Pfizer and UPS’s victory on climate change

On Dec. 13, Senators Sheldon Whitehouse and Elizabeth Warren singled out Pfizer and UPS in an online op-ed in The Day titled "UPS and Pfizer’s dirty little secret." In the piece, both senators acknowledge UPS and Pfizer’s responsible record on climate change, but still criticized the companies for being associated with the American Legislative Exchange Council (ALEC). But their criticisms did not tell the full story.

Both Pfizer and UPS engage in policy discussions with numerous groups and associations across the political spectrum, none of whom we agree with on all issues, but with all of whom we actively engage and educate on our policy positions. An objectionable resolution proposed at ALEC’s recent meeting to reopen the EPA’s 2009 endangerment finding for greenhouse gases was set to come to a vote the day after the senators' opinion piece was published. Both Pfizer and UPS were already working hard to defeat it because it conflicted with our vision of responsible environmental actions and sought to undermine efforts to address the critical issue of climate change. As a result of the engagement of companies such as ours, the resolution was rightfully withdrawn. We are pleased with that outcome.

Pfizer strongly opposed the resolution for a number of reasons, including the unsupported challenge to the underlying science upon which the finding is based. As a science-based company, Pfizer has long recognized the health risks posed by climate change. We are proud of our sustained reductions in greenhouse gas emissions since 2000, and are working diligently to meet our current, evidence-based, emissions reduction goal. Throughout the entire process, we consistently opposed the resolution, and forcefully made our views known to ALEC staff and board members.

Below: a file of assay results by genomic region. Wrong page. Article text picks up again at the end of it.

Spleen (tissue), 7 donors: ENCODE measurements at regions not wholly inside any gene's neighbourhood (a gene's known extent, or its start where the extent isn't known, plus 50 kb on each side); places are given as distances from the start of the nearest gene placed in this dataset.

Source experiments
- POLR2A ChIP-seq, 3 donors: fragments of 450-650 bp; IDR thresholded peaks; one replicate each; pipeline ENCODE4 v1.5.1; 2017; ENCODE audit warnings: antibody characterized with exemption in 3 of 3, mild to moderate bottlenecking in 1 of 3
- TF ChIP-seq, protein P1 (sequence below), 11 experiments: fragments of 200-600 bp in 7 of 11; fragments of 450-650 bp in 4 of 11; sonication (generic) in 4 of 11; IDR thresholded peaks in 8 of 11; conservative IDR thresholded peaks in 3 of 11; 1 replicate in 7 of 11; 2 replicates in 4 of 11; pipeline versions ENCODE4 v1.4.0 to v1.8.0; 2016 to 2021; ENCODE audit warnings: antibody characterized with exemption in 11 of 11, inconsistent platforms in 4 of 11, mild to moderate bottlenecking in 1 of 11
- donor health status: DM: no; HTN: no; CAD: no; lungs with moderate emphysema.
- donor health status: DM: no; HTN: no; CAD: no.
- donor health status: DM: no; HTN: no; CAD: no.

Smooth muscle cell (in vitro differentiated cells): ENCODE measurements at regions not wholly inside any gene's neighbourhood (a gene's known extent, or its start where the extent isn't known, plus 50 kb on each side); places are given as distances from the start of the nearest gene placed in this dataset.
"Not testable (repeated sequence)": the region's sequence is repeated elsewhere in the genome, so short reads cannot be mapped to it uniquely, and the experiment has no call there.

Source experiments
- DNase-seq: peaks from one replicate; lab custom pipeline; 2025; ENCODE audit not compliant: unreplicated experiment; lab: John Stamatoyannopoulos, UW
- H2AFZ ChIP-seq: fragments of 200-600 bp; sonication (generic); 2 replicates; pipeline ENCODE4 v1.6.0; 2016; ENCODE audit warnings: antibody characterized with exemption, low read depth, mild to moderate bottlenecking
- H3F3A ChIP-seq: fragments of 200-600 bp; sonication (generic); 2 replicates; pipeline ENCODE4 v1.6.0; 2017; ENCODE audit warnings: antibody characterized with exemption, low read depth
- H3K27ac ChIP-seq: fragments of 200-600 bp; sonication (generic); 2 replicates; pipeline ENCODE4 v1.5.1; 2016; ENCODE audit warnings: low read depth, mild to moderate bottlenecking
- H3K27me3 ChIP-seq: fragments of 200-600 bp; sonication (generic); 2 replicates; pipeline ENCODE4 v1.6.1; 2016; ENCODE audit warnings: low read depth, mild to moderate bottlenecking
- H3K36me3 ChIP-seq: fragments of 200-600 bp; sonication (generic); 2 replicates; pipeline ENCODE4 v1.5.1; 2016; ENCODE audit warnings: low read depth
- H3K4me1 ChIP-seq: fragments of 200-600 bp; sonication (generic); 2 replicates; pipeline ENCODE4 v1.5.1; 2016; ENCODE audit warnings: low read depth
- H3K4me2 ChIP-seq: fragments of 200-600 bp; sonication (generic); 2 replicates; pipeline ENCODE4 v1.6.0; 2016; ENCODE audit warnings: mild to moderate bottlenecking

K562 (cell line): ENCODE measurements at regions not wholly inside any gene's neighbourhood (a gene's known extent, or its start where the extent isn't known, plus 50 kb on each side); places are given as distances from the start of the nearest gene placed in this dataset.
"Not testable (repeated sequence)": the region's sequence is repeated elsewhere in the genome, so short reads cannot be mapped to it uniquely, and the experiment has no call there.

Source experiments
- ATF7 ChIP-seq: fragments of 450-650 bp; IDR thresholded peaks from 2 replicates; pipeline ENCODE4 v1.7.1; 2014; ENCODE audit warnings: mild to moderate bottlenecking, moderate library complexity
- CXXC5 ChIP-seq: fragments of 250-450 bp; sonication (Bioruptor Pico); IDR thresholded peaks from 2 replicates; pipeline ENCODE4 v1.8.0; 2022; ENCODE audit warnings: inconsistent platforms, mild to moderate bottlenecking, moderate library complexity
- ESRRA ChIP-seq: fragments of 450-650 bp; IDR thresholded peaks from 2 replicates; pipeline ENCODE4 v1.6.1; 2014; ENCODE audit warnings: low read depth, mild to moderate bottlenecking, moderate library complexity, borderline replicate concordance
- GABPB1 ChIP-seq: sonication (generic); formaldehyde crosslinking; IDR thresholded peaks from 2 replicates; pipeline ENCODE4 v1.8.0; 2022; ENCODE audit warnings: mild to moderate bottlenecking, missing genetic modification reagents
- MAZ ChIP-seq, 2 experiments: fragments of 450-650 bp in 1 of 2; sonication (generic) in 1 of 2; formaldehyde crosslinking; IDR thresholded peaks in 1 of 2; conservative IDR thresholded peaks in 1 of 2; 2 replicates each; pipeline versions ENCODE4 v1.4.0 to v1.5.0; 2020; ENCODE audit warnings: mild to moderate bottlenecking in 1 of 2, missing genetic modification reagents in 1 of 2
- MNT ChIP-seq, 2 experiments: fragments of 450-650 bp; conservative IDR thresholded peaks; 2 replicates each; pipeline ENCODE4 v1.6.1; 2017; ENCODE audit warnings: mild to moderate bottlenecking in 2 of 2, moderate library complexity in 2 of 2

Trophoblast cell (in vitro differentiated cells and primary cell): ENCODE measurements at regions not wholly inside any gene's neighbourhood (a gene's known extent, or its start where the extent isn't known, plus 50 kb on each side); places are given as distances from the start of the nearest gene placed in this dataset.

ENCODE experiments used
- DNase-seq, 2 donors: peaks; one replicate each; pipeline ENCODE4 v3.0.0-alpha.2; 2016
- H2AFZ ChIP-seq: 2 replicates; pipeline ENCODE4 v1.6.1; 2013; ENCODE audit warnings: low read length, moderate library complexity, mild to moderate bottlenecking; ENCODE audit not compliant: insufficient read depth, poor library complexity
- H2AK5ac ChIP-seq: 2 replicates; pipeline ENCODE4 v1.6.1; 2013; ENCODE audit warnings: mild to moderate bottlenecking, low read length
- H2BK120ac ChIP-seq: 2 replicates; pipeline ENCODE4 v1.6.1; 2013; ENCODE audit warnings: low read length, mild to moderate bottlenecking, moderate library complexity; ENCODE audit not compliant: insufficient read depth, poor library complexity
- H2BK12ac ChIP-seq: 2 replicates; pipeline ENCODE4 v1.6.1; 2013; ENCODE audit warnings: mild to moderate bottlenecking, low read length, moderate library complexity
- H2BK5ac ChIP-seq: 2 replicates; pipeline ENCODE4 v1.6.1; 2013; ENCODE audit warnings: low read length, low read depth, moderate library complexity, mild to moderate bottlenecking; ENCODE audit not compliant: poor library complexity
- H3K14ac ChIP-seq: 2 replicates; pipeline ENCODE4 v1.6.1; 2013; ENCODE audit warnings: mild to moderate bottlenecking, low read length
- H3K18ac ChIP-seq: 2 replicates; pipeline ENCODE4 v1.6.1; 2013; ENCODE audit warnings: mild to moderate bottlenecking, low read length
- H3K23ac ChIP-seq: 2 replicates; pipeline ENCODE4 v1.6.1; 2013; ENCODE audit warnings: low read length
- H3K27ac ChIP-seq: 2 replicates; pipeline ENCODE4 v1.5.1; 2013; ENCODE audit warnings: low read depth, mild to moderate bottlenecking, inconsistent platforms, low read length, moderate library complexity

Pfizer firmly believes that we can be more effective in affecting policy on climate change at ALEC by strongly advocating for our principles from within the organization rather than from the outside. We have encouraged both public officials and private sector representatives within ALEC to join us in this fight. By working together with other like-minded entities within ALEC, we have been successful on a number of issues in the past.

Had we not been engaged within ALEC, we would not have had the chance to make our position known and be an agent of change. Operating in a silo and not participating in a constructive debate only encourages the divide that works against advancing good policy positions.

Pfizer is a member of various organizations. Our participation as a member of these groups comes with the understanding that we may not always agree with all the positions of the larger organization or other members. We do believe there is value in making sure our position on issues important to Pfizer and our industry is understood within these organizations. Our engagement with ALEC is no different. We remain committed to raising our voice consistent with our position on climate change.

Ken W. Cole is senior vice president for U.S. government relations for Pfizer. 


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